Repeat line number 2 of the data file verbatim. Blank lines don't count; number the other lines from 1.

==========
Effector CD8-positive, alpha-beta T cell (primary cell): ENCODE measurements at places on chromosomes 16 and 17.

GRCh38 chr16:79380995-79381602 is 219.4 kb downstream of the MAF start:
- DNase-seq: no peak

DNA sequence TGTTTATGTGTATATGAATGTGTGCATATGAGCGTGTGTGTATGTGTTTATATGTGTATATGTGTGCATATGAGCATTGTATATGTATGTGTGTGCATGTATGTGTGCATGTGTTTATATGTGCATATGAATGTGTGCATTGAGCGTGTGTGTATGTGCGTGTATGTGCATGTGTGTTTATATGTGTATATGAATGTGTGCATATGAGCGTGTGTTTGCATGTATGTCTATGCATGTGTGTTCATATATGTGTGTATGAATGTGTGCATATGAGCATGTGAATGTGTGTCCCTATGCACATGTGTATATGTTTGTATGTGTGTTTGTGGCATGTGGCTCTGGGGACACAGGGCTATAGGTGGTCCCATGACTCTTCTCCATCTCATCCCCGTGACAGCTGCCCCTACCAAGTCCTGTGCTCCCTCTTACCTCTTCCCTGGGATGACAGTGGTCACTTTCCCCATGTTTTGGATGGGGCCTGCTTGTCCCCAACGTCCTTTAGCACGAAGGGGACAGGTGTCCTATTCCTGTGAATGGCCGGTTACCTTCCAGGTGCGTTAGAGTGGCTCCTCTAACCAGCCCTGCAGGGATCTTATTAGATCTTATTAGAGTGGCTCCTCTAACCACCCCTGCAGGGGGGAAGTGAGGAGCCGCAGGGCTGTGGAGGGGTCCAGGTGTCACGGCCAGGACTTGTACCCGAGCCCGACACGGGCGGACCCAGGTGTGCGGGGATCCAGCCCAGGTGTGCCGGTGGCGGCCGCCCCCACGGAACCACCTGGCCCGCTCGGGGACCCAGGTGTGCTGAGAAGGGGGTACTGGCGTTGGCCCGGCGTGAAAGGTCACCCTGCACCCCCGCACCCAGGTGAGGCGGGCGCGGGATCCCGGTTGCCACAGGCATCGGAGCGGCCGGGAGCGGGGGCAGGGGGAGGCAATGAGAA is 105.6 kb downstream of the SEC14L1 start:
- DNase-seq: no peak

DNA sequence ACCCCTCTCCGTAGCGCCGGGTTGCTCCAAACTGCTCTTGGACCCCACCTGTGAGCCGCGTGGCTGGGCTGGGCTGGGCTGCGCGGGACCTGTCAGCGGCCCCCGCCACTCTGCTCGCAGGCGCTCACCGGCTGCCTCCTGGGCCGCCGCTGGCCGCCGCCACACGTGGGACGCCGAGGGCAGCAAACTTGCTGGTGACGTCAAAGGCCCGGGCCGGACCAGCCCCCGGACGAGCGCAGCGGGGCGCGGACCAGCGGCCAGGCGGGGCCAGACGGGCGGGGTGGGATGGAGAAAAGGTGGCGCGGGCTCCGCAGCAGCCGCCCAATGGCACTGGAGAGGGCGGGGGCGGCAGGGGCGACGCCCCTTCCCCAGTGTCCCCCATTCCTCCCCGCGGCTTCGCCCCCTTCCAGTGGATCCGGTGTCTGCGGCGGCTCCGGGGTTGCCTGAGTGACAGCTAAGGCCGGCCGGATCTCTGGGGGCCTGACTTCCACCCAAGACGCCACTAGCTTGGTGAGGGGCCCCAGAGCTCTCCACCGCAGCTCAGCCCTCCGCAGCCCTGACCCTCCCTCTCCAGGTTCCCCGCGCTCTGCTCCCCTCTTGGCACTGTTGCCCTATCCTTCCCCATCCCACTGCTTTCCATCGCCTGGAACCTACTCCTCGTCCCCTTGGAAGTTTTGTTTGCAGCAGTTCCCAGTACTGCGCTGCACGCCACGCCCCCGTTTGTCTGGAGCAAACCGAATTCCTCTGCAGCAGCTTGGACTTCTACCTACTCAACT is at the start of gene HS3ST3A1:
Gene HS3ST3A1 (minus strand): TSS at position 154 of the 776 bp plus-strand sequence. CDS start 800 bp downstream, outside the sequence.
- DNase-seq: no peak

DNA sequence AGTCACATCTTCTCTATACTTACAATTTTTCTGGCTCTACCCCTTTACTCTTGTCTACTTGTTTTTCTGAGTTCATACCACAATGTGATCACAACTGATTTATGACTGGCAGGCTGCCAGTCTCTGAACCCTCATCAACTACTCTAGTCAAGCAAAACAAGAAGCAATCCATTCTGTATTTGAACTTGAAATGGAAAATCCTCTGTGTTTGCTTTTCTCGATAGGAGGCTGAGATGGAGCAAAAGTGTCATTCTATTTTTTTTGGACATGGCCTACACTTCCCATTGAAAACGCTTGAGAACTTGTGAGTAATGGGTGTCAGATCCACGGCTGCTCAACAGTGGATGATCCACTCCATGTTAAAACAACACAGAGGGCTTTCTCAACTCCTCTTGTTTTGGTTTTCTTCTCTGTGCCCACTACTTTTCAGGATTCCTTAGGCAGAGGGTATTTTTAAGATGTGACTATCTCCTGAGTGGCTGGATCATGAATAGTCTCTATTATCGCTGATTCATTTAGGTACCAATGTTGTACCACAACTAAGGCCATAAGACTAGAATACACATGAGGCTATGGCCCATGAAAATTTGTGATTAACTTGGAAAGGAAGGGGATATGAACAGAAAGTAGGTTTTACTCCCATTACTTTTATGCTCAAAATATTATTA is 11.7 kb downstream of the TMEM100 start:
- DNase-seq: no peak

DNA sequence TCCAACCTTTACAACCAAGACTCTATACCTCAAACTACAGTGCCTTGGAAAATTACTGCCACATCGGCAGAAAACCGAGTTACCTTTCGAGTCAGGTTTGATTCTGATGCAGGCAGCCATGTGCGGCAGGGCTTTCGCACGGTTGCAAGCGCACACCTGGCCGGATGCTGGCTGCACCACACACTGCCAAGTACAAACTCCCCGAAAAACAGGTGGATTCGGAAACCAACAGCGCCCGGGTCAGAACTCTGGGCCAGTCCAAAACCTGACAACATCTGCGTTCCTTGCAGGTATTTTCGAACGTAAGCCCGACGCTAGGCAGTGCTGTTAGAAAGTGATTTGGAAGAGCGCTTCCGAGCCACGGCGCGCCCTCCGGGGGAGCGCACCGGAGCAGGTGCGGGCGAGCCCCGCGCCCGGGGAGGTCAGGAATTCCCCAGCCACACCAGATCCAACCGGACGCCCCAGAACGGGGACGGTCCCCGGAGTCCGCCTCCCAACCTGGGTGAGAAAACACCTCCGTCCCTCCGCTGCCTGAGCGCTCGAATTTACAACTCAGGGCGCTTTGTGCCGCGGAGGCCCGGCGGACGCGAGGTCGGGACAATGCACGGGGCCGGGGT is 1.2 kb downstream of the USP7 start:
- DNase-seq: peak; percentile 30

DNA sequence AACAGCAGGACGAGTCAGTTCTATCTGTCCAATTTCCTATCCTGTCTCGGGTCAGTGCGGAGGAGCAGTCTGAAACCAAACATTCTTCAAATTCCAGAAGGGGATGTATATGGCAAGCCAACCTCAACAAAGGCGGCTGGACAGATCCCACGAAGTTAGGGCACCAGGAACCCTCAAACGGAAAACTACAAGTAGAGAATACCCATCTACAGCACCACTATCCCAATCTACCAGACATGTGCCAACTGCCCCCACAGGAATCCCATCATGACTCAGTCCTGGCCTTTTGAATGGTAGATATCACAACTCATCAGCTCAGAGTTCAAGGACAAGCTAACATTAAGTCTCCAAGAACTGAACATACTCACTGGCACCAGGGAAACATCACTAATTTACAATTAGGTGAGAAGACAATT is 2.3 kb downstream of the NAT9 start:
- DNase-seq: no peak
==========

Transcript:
GRCh38 chr16:79380995-79381602 is 219.4 kb downstream of the MAF start: